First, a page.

The following graph has been created from O 2016 financial statements. It shows that their payout ratios are not only under control, but they are both decreasing from 92% and 91% in 2009 to 83% for both ratios in 2016.
O meets my 3rd investing principle.
Principle #4: The Business Model Ensure Future Growth
I like Realty Income diversification model where management leaves very little room for uncertainty. Their top 20 tenants represent 53% of their rental income spread across 11 different industries. It also shows a steady occupancy rate in the 98’s with a 99% recapture of expiring rents rate since 1996.
Beyond the REIT diversification, I like its growth by acquisition strategy ensuring higher revenues and dividend payment over time even more. O has developed a strong expertise in growing their property portfolio on a steady and sustainable manner. Through this strategy, they roughly double the number of property owned every 10 years.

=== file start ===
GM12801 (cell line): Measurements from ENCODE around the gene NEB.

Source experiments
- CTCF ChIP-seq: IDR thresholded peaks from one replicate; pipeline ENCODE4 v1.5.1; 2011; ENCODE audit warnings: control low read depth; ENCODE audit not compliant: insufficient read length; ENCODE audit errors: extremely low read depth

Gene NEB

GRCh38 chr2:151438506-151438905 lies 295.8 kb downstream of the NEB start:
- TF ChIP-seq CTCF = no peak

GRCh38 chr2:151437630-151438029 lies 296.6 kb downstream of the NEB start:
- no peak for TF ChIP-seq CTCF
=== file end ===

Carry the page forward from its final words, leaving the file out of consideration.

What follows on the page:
Finally, the big talk about the retail REIT industry right now is all about finding ecommerce resilient tenants. We are very aware of classic stores such as Walmart (WMT) and Target (TGT) growth challenges by Amazon (AMZN) of this world. In this category, O is making an effort and shows an interesting mix of tenants. This is not the most ecommerce proof REIT I’ve seen (NNN is definitely ahead in this category), but it still makes good figures.
O still shows a strong business model and meets my 4th investing principle.
Principle #5: Buy When You Have Money in Hand – At The Right Valuation
I think the perfect timing to buy stocks is when you have money. Sleeping money is always a bad investment. However, it doesn’t mean that you should buy everything you see because you have some savings aside. There is a valuation work to be done. In order to achieve this task, I will start by looking at how the stock market valued the stock over the past 10 years by looking at its PE ratio:
Source: data from Ycharts.